Beyond our borders


Last updated 2/15/2022 at Noon

Bill Bartlett

Steins Pillar in the Ochocos.

What part of “Stay Off The Trails When Muddy” do folks not understand? The signs at the most trafficked of our trails posted by Sisters Trail Alliance (STA) could not be more explicit. I used to think it was tourists who cavalierly blew past the markers unsure of their meaning. Now it seems obvious that many locals are wantonly disregarding their role as good stewards of possibly our most prized asset.

There. It’s been said. Somebody had to call it out. The imprints of shoes, paws, and tires are deeply etched in our trails. Just stop. For a while it was easy – just get on the path in the morning when the ground was frozen from overnight. But with these May-like temperatures in February the past few weeks, trail beds are not freezing. So, go higher. Get above the thaw line.

People have no idea of the work involved to smooth out rutted trails, volunteers from STA tell me. And we’re talking a lot of tails. Miles and miles. Most of the offenses are on the Peterson Trail system.

Speaking of trails. When you want to get out of our playground, head east. It is drier when you leave the pondos and get into the junipers of the Ochoco National Forest. Virtually no muddy trails just one hour away. Going west, over the pass, into the Willamette National Forest will for sure lead to wet or ice-patched now, so much of it being in the shade all day. And some of the most popular, like Proxy Falls and others off of 242, are closed for the winter.

Not a hiker or biker but want a fab day out? Then take the leisurely drive from Prineville south on Highway 27 through the Crooked River Wild and Scenic Canyon, a top contender for the most jaw-dropping byway in Central Oregon. The basalt formations are impressive and overlook some of the best camping and picnic areas in all of Oregon.

You are guaranteed to find fly-anglers gently plying the river, great blue herons, and assorted other wildlife. Recent unseasonable days are even bringing out plein air painters and slow-water rafters. There are a dozen or more picnic sites and a bank- level viewing platform midway where, if lucky, you can see red band trout swim by.

Starting 8.3 miles from Prineville and running 17 miles upstream are 11 campgrounds in what is known as the Chimney Rock segment. There is only one hike in this segment and it bears its namesake. The Chimney Rock trail is a well-maintained, easy to moderate undertaking of only 2.6 miles out and back. The views are stunning and can be enjoyed with scattered gazing benches. The elevation gain is a gradual 665 feet. Dogs are welcome. Serious mountain bikers are infrequent to rare.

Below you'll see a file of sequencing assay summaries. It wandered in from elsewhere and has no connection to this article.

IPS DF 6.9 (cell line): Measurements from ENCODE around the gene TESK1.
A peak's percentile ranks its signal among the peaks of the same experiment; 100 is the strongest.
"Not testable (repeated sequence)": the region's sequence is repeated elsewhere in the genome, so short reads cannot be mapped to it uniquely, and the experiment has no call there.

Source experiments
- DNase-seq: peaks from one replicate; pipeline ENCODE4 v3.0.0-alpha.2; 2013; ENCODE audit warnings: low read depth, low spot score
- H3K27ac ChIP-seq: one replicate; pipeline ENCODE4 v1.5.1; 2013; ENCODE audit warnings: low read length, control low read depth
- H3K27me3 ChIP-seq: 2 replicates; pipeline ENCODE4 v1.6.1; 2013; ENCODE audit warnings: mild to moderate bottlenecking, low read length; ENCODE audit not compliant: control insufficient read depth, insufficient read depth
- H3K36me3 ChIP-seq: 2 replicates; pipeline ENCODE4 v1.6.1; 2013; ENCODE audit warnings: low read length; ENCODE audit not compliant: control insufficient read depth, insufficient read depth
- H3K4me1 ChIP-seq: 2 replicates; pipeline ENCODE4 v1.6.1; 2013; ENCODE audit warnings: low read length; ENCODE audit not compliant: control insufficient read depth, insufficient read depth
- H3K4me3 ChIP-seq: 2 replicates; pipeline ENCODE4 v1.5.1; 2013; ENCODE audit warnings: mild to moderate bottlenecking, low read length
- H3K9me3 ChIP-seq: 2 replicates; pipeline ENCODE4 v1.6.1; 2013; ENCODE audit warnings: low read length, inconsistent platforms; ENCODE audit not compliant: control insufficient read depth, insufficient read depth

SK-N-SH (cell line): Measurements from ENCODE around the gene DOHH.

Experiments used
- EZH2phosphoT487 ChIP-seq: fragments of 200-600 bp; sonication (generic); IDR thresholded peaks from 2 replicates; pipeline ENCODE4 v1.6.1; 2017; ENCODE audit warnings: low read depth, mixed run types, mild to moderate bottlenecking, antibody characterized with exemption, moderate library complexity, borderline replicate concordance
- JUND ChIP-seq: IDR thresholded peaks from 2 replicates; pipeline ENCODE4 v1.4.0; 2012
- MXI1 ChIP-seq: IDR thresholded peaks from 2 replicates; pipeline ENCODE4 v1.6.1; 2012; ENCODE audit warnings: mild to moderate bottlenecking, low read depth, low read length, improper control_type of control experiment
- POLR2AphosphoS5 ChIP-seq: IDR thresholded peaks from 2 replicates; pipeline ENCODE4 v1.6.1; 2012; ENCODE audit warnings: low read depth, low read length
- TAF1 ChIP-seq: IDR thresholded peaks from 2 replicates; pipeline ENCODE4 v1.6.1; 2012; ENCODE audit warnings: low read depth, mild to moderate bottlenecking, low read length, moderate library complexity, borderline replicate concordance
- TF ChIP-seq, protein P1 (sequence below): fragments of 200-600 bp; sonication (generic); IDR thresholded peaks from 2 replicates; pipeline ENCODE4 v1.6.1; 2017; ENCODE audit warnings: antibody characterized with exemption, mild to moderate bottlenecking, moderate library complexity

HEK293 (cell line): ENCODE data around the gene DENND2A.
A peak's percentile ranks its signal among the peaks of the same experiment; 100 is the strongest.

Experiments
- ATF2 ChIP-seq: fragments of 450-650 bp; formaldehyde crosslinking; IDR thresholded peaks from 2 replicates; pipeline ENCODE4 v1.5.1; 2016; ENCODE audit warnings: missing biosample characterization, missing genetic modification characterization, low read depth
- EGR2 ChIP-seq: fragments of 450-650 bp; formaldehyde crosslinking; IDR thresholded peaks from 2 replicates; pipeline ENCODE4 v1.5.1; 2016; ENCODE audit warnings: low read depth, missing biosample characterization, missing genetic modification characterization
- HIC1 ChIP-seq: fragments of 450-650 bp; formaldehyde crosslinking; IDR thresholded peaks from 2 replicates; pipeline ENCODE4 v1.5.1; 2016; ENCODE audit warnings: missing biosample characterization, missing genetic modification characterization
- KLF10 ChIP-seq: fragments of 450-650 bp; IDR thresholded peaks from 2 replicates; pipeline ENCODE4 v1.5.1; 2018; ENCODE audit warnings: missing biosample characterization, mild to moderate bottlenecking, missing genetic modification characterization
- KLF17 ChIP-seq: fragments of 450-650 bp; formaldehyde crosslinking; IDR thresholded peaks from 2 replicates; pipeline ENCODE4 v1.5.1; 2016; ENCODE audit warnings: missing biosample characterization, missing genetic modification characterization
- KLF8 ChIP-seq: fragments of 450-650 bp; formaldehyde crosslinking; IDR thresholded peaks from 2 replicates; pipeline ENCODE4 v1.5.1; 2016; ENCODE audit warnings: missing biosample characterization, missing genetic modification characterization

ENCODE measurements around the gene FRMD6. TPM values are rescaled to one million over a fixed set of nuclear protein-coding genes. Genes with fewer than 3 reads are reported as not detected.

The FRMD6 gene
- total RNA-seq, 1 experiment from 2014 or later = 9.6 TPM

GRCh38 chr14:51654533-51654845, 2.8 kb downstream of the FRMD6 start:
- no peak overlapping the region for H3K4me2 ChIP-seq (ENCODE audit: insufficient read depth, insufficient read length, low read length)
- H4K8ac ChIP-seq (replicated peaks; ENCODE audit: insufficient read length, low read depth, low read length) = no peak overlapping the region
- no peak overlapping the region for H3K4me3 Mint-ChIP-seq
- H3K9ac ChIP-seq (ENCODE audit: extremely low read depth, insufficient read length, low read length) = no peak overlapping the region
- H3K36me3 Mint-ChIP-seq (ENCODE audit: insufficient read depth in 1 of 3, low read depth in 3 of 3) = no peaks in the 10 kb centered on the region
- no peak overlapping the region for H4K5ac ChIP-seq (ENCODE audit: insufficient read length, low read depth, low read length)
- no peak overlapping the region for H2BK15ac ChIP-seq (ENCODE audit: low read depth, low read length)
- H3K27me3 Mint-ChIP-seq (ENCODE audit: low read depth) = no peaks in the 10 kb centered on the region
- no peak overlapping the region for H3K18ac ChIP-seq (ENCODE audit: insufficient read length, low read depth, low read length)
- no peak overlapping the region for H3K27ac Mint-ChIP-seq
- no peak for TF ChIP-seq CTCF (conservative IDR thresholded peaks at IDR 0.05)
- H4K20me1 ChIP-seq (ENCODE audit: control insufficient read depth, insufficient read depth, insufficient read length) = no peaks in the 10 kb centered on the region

The whole of the frequently breathtaking gorge is under the management of BLM. Signage is fresh, with a number of truly informative interpretive kiosks illustrating the geology and wildlife of the area.

Just eight miles northeast of Prineville within Ochoco is another splendid hike, moderate in gain and length. Steins Pillar Trail is 3.8 miles out and back, gradually climbing 771 feet. February would typically be off limits due to snow. This is no ordinary February and old man winter could and will hopefully return soon for desperately needed precipitation.

For now the hike is giving up its snow yet some ice patches remain. Steins Pillar is a dramatic 350-foot formation named after Major Enoch Steen, who explored this area in the 1860s. His name was often misspelled and the misspelling stuck.

The canine-friendly trail starts flat then climbs, gradually reaching a viewpoint at a switchback where you can see the Three Sisters peaks. The trail levels off, then starts climbing again. Along the way are massive boulders.

Bill Bartlett

Go east and find drier conditions for hiking.

At about the halfway point, you will find a junction with a very short side trail to a viewpoint. Follow it to get the first glimpse of the goal, Steins Pillar towering above the forest. Around the two-mile mark, pass first one and then the next rocky formation on your left. Options are many including going to the base down some stairs, where the view is frankly obscured by the sheer bulk.

There are the lesser formations called twin or mirror pillars along the way, sufficiently majestic that some hikers have mistook them for the official Steins protrusion. Panoramic views similar to those at Chimney Rock are many with keepsake photo ops. On these many clear days, Mt. Hood is nearly as clear as Mt. Jefferson.

In all, there are at least seven hikes close to Prineville worthy of your consideration ranging from the moderate 1.5 Giddy-Up-Go trail to the difficult seven-mile Lower Lookout Trail or the nine- mile Wildcat Trail.

Give our trails a break for a while and trek east. You’ll be glad you did.


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